Thomas De Waen, a wine-loving friend from Brussels who works in private equity, is equally dismissive. “Losing Downing Street for La Tâche [one of the world’s rarest burgundies] would be unfortunate but at least understandable. Losing it for a case of New Zealand Sauvignon Blanc is careless at best. ”
When it comes to drinking at work, he highlights the difference between the British political milieu and the real go-getters of the business world. For him and his peers, “being drunk at a work event, regardless of the occasion, is really frowned upon. Career-limiting move kind of bad. ” He adds, “I do not think anyone like BoJo, whose entire career is built around not being particularly serious, could ascend so high in France or Germany.”
Personally, I am delighted that wine has become a thoroughly democratic drink in the UK. But I never imagined it would find itself involved in weakening our whole democratic system.
Superior party wines
Careful planning rather than a late-night dash is recommended for these. Several wine styles lend themselves particularly well to drinking without eating much. Some particularly useful examples are given below.
PINOT BLANC / PINOT BIANCO
This is a grape whose unoaked wines can be rather like Goldilocks’s favorite porridge: not too heavy, not too light, with lots of fruit, but no strong flavor for anyone to object to. Some of the best-value are those from one of the most ambitious Alsace co-ops such as Turckheim or Hunawihr.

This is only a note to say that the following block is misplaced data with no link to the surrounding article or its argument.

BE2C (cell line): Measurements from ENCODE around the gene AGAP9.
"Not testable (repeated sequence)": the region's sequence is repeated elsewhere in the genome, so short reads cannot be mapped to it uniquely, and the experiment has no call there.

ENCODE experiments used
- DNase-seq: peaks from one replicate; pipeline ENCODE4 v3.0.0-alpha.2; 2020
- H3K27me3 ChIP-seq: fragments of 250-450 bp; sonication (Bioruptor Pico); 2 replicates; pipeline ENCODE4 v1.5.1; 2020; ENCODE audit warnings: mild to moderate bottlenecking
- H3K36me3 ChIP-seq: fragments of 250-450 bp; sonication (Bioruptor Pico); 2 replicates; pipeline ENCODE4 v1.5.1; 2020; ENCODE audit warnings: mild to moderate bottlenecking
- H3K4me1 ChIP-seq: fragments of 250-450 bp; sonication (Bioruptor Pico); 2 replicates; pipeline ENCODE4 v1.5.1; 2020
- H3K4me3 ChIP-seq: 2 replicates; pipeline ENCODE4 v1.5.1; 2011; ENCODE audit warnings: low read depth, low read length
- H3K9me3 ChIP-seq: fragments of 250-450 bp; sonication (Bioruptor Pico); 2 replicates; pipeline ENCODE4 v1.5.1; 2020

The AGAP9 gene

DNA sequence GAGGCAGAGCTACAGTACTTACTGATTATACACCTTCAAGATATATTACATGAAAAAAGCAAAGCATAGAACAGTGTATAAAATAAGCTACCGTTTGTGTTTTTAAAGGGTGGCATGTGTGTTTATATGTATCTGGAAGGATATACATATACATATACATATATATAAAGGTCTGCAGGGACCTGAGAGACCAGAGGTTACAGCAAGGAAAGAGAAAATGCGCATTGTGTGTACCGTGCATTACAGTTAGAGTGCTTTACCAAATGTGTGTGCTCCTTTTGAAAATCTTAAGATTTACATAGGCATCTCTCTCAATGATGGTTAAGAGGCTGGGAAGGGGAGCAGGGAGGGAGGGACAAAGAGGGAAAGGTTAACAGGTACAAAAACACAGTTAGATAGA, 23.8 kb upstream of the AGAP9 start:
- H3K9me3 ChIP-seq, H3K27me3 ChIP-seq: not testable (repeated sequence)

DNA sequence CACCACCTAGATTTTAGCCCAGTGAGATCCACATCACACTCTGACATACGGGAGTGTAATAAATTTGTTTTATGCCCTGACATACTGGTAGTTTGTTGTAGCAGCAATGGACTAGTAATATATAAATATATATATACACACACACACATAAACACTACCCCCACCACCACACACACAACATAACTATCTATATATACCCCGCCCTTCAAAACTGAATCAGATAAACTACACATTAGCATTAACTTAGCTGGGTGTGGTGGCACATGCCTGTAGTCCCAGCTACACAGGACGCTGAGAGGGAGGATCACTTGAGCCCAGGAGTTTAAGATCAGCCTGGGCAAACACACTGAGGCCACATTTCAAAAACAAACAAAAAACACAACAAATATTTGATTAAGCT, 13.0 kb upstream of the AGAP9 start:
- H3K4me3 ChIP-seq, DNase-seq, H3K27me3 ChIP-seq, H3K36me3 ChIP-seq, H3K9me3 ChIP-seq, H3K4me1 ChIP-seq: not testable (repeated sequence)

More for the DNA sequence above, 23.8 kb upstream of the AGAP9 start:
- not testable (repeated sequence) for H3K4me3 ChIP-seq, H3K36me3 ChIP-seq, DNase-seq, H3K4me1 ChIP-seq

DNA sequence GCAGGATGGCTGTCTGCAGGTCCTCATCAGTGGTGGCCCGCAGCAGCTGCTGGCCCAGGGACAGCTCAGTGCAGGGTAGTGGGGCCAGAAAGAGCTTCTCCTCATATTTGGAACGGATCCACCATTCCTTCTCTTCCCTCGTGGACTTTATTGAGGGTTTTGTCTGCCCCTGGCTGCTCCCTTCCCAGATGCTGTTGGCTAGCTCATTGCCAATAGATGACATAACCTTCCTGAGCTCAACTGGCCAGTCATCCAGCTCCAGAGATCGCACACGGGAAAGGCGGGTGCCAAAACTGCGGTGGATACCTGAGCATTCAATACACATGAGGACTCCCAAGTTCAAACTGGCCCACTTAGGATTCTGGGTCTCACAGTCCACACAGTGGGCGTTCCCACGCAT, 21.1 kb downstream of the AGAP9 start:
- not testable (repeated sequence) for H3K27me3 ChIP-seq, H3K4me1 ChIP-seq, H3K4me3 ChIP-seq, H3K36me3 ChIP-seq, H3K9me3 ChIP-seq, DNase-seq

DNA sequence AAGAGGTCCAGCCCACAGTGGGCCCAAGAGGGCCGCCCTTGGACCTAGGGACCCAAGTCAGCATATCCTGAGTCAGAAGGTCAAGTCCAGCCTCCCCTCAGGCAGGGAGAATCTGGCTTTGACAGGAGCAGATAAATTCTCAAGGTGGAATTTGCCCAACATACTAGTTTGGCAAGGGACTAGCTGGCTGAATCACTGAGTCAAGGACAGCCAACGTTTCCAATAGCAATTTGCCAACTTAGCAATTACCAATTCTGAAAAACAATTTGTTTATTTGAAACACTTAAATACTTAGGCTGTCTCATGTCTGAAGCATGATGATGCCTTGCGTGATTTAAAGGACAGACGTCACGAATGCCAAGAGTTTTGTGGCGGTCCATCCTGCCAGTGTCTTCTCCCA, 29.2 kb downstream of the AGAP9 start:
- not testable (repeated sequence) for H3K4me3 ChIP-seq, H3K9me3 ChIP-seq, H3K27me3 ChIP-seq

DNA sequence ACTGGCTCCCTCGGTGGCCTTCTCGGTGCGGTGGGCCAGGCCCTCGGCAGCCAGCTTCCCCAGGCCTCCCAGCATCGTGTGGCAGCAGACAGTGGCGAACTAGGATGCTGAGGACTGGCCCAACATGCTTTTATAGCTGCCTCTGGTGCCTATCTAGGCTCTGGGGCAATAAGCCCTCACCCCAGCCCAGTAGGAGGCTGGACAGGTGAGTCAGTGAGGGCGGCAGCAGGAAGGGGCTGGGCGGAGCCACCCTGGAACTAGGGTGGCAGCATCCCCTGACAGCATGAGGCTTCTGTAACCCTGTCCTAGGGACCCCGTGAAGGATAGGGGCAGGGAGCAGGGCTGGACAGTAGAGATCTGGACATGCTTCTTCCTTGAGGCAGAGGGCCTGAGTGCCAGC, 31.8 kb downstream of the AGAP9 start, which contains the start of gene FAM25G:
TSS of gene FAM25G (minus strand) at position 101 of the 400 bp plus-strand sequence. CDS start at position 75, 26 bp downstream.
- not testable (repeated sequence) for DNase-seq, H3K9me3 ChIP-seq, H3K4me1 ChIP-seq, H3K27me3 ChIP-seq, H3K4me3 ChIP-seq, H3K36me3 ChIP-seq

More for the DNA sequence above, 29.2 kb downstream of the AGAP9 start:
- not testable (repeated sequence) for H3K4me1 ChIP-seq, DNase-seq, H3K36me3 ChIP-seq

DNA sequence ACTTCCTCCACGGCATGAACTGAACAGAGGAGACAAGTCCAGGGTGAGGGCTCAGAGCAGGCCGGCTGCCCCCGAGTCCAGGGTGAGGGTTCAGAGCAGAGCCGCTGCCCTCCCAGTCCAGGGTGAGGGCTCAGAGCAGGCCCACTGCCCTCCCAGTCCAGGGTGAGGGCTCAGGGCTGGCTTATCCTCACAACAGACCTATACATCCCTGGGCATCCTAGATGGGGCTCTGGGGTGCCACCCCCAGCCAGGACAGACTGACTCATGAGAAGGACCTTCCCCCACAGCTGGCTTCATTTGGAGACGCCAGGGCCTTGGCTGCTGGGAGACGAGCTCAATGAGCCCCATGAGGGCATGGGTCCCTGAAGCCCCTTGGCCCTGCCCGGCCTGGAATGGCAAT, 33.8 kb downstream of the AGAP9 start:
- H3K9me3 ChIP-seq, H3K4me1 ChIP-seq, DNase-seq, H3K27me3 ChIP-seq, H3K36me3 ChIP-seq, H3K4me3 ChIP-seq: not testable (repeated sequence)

Cave de Turckheim Pinot Blanc 2020 Alsace 13%
£ 8.25 The Wine Society, £ 10 Wine Poole of Warwick, £ 10.45 The Arcy of Cheltenham, £ 10.50 Woodwinters of Stirling
Cave de Hunawihr, Klevner Reserve Pinot Blanc 2019 Alsace 13%
£ 14.50 Moreton Wine Merchants, £ 14.90 Shekleton of Stamford, £ 15 Harvey Nichols
Domaine Weinbach Pinot Blanc 2020 Alsace 13.8%
£ 18.68 Justerini & Brooks
A great Chablis is arguably too serious for party drinking, but an example designed for early drinking such as a Petit Chablis from one of the recent riper vintages would be appetizing, satisfying, not too alcoholic and broachable.
Low tannin, fruity, refreshing, relatively light.
Domaine de la Grosse Pierre 2019 Chiroubles 13%
£ 14 Howard Ripley
Domaine de la Grosse Pierre, Claudius 2019 Chiroubles 13%
£ 16.75 Haynes Hanson & Clark
Du Grappin 2019 St-Amour 13%
£ 26.99 Banstead Vintners, £ 28 Highbury Vintners